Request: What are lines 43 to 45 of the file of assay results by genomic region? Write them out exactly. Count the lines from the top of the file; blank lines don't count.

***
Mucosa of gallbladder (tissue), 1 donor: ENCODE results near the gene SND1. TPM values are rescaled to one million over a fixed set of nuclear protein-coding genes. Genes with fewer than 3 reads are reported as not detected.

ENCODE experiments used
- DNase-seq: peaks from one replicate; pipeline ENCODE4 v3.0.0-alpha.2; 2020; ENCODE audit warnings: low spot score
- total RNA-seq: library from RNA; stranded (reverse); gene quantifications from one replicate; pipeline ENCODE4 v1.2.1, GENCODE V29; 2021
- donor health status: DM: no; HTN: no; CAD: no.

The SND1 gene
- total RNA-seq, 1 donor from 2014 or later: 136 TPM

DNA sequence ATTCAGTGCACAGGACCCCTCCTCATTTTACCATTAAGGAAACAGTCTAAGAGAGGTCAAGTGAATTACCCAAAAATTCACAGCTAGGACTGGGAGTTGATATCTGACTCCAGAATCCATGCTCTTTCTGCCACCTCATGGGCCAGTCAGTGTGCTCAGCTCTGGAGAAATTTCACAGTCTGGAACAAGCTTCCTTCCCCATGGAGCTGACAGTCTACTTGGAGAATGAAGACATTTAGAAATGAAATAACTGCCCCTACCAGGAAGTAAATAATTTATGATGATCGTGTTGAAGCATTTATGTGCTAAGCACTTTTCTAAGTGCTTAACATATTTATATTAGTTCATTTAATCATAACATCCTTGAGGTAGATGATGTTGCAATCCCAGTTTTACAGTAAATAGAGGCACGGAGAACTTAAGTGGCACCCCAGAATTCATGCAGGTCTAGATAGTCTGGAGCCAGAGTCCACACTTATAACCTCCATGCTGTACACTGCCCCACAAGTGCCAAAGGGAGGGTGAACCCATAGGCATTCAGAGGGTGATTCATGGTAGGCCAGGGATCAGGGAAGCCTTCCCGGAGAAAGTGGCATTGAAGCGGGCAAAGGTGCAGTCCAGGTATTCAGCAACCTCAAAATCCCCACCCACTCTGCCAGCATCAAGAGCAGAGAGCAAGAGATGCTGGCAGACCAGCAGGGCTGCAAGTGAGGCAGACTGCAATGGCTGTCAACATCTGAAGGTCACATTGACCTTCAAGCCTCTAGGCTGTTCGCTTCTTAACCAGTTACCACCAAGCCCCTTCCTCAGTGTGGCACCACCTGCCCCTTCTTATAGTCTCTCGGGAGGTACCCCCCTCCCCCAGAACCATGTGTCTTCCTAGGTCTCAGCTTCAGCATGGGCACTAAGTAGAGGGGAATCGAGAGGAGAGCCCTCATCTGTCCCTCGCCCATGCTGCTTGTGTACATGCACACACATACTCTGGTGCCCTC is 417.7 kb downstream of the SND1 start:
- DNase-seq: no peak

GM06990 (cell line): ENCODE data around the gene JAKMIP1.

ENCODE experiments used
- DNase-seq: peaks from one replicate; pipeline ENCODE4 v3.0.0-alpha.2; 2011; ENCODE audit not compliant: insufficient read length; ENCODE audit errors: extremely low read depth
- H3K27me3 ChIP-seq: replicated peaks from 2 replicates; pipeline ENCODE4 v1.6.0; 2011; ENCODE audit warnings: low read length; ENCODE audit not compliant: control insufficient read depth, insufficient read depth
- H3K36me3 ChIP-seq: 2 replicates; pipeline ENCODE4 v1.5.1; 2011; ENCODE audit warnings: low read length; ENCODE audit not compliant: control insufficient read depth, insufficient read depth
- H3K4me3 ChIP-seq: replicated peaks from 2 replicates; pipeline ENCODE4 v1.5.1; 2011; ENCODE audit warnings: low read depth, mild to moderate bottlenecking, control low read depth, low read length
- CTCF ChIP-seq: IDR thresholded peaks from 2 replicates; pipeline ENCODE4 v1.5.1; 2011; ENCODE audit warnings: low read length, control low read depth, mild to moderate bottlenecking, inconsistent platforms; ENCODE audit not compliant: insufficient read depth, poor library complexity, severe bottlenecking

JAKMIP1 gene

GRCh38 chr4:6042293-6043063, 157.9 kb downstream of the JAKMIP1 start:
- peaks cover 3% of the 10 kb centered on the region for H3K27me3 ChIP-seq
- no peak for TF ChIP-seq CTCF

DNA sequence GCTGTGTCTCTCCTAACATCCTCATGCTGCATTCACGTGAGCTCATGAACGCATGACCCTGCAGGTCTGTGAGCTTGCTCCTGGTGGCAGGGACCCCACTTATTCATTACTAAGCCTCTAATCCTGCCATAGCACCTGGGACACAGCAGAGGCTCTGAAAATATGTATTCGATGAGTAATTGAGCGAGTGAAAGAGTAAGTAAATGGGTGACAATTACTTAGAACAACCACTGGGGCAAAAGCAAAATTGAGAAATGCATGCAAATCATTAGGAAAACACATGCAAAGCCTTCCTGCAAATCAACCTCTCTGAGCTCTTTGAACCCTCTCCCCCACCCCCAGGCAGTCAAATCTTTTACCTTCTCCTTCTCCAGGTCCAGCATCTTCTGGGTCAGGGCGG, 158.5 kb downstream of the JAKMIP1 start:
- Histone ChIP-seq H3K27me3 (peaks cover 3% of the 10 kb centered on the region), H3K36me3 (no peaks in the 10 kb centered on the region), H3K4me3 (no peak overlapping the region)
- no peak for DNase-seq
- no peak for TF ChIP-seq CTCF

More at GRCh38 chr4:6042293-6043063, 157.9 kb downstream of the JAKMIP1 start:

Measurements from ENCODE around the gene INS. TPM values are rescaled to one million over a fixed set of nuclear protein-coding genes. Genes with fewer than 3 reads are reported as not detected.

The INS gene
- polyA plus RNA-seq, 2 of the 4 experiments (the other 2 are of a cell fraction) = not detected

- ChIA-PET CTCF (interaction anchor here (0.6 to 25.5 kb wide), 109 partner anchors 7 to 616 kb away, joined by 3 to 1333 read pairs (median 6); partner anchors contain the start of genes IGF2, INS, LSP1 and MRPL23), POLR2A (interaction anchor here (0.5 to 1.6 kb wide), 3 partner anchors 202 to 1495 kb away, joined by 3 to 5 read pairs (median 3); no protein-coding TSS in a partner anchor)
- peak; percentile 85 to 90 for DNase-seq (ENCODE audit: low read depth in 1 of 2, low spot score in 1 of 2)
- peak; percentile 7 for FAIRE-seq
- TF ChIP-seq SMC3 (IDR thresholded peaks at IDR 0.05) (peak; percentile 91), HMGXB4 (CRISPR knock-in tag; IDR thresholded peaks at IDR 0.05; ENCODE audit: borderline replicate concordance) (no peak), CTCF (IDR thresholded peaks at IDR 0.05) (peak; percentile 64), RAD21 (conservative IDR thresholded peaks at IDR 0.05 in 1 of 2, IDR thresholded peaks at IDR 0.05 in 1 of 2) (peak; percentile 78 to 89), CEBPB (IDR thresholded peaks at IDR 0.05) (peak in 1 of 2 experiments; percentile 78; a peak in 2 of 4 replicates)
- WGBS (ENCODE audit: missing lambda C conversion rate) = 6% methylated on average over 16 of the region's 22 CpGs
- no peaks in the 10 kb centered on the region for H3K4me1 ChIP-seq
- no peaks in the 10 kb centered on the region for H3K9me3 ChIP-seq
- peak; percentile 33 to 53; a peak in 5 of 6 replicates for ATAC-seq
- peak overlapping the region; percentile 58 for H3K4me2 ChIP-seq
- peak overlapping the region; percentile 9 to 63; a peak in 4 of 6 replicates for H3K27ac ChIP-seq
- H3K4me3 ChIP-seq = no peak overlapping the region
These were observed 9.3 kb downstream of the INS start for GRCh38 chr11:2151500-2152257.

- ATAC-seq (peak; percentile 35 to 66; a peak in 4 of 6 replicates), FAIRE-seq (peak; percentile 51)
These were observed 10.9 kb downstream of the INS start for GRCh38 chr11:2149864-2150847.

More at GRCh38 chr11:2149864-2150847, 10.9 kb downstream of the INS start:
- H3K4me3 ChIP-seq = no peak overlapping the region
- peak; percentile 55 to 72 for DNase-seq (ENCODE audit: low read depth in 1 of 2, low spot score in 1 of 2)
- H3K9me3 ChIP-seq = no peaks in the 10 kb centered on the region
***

More at GRCh38 chr11:2149864-2150847, 10.9 kb downstream of the INS start:
- H3K4me3 ChIP-seq = no peak overlapping the region
- peak; percentile 55 to 72 for DNase-seq (ENCODE audit: low read depth in 1 of 2, low spot score in 1 of 2)